Superman has been around for more than eighty years. The word super been a part of English much longer. It was borrowed into English from Latin, and in Old English we already find the word superhumerale to refer to a religious garment worn over the shoulders.
The earliest OED citation of super applied to people is from 1599 and refers to women and their “… super humane and angelicall natures.” This reference to metaphoric divinity is not quite superhuman, but already we begin to see the meaning of super extended to human qualities above the ordinary.
The expression super-man came into vogue in the late nineteenth century, with the sense of divinity replaced by ideas of destiny and evolution. The OED gives a citation from an 1894 article by Granville Stanley Hall, which referred to “the ‘cosmic, super-man’ of the future,” with its nod to Nietzsche’s übermensch. And George Bernard Shaw, of course, popularized the term further in his 1903 play “Man and Superman,” which dealt with marriage and evolution.
Around this time too, we begin to hear of superheroes and superheroines, albeit without invulnerability, X-ray vision, and the power of flight. In 1899, a report on the Dreyfus affair commented that “if Colonel Picquart is a hero, Mathieu Dreyfus [Alfred’s brother] is a super-hero,” and a 1910 Texas newspaper reported that Florence Nightingale’s “last days were passed quietly in the friendly seclusion that a respectful public allows only to its super-heroines.”
Superman, of course, came to be the name of the infant refugee from the dying world of Krypton. Jerry Siegel and Joe Shuster first used the name Superman in a 1933 fanzine piece the two published. They later sold the character to Detective Comics, where the son of Krypton appeared in Action Comics #1 in 1938. Superman quickly received his own title as well as a daily newspaper comic strip launched in 1939, a radio show in 1940, and a 15-part serial film released in 1948. As the word superhero shifted to refer to comic book characters with extraordinary powers, supervillain also shifted from meaning “extremely villainous” to a fictional villain with superhuman powers.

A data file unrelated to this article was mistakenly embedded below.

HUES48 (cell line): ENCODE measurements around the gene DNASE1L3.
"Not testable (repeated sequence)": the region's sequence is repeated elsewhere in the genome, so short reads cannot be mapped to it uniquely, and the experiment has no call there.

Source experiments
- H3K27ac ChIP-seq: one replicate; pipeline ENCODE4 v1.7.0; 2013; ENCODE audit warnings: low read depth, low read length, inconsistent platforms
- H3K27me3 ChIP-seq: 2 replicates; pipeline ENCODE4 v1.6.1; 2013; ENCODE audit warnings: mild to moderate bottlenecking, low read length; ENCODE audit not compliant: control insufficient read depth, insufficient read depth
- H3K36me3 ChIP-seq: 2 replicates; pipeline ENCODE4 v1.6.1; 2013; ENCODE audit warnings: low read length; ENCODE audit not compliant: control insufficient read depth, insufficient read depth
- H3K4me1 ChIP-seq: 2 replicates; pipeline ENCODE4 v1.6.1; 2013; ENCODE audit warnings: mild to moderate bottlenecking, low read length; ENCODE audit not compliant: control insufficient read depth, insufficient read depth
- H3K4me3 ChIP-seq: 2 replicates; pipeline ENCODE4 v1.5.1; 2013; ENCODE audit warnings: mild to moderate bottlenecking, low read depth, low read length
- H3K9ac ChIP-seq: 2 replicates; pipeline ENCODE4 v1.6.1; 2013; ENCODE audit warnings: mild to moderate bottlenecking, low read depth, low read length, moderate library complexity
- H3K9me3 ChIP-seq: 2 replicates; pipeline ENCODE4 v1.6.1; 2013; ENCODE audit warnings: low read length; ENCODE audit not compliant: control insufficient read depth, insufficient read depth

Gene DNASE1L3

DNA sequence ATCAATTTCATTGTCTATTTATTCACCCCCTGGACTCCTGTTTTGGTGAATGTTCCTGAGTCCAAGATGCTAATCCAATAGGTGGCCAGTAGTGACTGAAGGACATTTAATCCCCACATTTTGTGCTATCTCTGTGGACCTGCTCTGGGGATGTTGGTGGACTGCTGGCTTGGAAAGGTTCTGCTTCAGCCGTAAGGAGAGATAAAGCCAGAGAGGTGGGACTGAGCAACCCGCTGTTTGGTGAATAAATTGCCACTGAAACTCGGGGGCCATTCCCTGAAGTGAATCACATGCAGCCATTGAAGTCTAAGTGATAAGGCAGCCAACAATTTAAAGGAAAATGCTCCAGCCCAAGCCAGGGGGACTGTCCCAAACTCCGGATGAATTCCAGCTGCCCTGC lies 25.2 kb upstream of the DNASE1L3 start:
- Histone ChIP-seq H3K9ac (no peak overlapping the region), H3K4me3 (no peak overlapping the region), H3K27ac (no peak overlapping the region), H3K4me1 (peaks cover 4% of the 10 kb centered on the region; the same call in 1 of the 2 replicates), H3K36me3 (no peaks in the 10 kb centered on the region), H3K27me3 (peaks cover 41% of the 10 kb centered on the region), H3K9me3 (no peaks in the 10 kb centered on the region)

Super was evolving in other ways as well. The OED cites early entries for supermarkets in 1931 and 1933 in reference to large self-service chain stores selling food and other goods. By the 1950s, supermarket was being used to refer more broadly to enterprises with many products, and Life magazine could describe the “the gleaming TV supermarkets of Hollywood and New York.” Supermarkets later gave us superstores, reflecting an increase in scope, and the verb super-size. We find it in supertankers, superhighways, and superfoods, the last a bit of marketing puffery rather than a description of a food group with specific nutritional properties.
As for super flying solo, the word had long been an adjective, occurring even in the Pickwick Papers, where Samuel Weller tells Mr. Smangles, “I’ll be upon the wery best extra-super behaviour!” Super became used as an adverb from about the 1970s, and since the 1990s, the adverbial use has taken off. It’s easy to hear examples like “I was super into them,” “I’m super tired,” “Hold it super tight,” “I super hate to drive in the city,” or “I super like linguistics.” Some people don’t like this adverbial use of super—I turned up my nose at first—but now I smile inside when I hear someone say they are super excited.
Super has evolved from a Latin prefix designating “over” to an adjective and now an adverb. It has designated divinity, exceptionality, superiority, extra-human powers, greater than normal size, and serves as an all-purpose positive expression, synonymous with great and really and very.
You might say it’s super.